Today’s Lunch from Around the World is Filipino Adobo. Filipino cuisine has a long and diverse history. From its indigenous beginnings – there were over 100 different groups spread among the islands of the archipelago! – to its colonial occupation by Spain and the U.S., its proximity to India, Indonesia, and Japan, and its part in the trade route with Mexico and China, Filipino cuisine has more varied influences than any other cuisine that we’ve tried so far!
Adobo is a preparation from the island of Luzon. Generally, it is a stewed dish using vinegar and soy sauce as its main flavorings. Ours used gluten-free tamari as a substitute for soy sauce. Ground achuete seeds (which we call achiote or anatto here in the southwest) were added for color and flavor. The beef was braised for six hours at 275 degrees.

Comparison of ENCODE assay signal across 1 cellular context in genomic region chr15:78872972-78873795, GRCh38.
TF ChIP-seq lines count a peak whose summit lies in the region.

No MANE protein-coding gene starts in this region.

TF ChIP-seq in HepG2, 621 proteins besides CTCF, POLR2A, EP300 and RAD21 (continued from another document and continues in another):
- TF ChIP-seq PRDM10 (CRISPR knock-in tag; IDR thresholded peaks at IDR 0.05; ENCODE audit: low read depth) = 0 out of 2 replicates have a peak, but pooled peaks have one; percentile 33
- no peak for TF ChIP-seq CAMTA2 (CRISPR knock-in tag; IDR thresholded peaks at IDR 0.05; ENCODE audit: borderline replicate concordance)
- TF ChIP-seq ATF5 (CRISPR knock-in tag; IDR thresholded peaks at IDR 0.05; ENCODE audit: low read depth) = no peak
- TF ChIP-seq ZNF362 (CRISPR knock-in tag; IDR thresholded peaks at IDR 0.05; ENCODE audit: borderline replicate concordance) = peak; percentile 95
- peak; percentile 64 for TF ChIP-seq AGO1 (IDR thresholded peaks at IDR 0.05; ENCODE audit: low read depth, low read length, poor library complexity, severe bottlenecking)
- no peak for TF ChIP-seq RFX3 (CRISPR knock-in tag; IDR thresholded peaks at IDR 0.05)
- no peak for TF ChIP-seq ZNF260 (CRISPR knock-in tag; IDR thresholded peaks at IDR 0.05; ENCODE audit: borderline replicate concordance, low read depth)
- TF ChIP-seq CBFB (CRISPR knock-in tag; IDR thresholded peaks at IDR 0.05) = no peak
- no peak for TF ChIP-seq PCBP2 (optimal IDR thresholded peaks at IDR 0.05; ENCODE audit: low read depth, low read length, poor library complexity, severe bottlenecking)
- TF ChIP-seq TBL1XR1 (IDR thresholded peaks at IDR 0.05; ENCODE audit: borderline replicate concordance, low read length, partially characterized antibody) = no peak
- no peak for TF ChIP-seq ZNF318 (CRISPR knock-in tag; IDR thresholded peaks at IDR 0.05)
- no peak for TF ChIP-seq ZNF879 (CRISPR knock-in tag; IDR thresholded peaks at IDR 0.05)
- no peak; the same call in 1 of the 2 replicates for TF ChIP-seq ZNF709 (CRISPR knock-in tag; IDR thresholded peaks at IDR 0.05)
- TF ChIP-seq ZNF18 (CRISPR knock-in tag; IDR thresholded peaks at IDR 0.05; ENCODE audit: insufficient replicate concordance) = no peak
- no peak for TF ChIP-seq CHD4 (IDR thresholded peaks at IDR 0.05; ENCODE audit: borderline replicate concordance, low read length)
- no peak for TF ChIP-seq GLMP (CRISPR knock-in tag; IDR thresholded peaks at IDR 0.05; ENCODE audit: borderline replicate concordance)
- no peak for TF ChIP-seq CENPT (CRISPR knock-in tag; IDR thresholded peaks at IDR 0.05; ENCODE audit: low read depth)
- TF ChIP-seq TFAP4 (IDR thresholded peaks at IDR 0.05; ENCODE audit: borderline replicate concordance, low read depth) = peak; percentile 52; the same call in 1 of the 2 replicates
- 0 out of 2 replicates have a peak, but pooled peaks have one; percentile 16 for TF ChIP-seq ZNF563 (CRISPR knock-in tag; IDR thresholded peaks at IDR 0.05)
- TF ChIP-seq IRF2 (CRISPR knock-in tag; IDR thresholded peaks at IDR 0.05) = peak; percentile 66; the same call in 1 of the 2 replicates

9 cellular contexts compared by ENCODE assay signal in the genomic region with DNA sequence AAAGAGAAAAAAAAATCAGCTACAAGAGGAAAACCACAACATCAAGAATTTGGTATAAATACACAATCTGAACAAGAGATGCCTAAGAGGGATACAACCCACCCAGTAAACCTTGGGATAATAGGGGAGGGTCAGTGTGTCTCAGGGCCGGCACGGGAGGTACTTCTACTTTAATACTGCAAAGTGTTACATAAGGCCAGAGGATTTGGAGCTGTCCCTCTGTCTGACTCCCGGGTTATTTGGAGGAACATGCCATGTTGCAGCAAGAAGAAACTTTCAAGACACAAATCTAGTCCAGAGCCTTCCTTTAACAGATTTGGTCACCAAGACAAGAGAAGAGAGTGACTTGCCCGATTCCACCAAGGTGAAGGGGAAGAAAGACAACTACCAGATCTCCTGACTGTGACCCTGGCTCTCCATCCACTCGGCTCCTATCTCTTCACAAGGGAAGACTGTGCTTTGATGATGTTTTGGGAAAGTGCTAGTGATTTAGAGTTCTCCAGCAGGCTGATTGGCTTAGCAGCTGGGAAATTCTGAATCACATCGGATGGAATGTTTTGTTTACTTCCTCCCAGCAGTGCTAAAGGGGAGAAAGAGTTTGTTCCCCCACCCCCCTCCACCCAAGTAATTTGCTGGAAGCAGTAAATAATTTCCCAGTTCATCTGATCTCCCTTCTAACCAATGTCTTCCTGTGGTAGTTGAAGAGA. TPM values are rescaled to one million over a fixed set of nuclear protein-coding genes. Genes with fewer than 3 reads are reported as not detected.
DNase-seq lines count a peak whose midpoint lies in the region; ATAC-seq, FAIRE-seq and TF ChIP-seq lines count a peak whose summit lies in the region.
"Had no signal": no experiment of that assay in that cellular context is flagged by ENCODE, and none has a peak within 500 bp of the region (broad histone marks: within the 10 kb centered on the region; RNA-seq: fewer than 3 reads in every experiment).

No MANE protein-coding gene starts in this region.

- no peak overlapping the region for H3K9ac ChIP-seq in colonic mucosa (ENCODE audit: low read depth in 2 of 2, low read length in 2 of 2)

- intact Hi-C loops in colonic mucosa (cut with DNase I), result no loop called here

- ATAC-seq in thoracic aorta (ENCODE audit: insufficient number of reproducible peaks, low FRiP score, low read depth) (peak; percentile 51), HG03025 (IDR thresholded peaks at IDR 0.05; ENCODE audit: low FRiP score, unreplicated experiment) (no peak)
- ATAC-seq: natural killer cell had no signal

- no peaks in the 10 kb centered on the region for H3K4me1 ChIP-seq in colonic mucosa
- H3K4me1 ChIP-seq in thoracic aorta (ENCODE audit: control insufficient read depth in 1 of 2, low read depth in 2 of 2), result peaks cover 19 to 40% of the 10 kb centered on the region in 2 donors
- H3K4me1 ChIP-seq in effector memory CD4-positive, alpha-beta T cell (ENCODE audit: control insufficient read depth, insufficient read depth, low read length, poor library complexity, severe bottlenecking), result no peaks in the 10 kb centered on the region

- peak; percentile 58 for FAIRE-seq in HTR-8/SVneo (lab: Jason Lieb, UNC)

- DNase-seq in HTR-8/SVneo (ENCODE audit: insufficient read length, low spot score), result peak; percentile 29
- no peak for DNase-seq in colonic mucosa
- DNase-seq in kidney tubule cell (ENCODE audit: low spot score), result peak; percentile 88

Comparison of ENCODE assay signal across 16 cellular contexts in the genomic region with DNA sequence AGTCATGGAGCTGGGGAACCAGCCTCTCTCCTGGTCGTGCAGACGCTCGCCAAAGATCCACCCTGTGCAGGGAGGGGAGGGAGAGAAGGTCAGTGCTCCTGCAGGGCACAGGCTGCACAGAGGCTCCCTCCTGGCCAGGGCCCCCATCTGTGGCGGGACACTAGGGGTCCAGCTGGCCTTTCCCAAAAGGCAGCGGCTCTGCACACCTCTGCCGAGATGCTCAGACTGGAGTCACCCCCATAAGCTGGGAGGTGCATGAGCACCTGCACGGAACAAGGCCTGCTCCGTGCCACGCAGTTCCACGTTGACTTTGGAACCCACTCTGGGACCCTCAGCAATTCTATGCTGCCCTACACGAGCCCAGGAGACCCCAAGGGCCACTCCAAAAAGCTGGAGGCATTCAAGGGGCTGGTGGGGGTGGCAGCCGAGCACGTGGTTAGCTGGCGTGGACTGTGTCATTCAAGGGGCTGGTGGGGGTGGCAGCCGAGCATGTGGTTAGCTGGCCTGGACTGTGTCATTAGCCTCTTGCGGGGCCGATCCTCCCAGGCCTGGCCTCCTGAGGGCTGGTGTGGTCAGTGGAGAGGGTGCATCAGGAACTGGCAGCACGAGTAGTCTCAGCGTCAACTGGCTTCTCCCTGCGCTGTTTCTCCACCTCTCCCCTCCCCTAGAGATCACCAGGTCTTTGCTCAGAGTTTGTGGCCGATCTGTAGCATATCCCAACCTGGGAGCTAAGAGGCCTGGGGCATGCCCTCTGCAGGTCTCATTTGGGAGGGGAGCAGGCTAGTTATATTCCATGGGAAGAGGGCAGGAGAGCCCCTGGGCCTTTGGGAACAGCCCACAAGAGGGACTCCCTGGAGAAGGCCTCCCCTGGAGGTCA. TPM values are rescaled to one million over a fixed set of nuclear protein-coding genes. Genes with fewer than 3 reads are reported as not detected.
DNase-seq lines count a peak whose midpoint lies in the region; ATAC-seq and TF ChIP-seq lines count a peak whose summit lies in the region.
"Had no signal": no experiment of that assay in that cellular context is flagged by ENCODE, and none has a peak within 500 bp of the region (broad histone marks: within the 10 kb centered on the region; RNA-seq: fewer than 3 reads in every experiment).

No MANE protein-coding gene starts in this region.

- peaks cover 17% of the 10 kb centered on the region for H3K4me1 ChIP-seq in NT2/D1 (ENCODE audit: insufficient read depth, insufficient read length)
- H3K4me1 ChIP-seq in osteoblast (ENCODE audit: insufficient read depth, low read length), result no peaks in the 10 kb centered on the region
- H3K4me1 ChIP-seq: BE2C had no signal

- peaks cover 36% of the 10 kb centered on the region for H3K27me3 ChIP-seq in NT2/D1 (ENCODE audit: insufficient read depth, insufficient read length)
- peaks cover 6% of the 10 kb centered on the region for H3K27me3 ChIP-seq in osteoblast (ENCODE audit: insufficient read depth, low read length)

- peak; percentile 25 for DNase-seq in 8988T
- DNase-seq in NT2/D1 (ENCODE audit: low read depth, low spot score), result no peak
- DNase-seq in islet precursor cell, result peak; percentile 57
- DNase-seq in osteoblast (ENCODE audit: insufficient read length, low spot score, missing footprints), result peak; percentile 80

Last year we served a Filipino Chicken Adobo, using tomatoes, vinegar, and peppers. But because the preparation originated in a different part of the Philippines, it was a completely different flavor profile.
We used beef for the stew (adobo) and served it with roasted carrots and potatoes. I would have preferred for the weather to be a little cooler for this dish, but I was too excited to introduce it to the kids to wait for winter!
-Chef Michael Chavez Liberman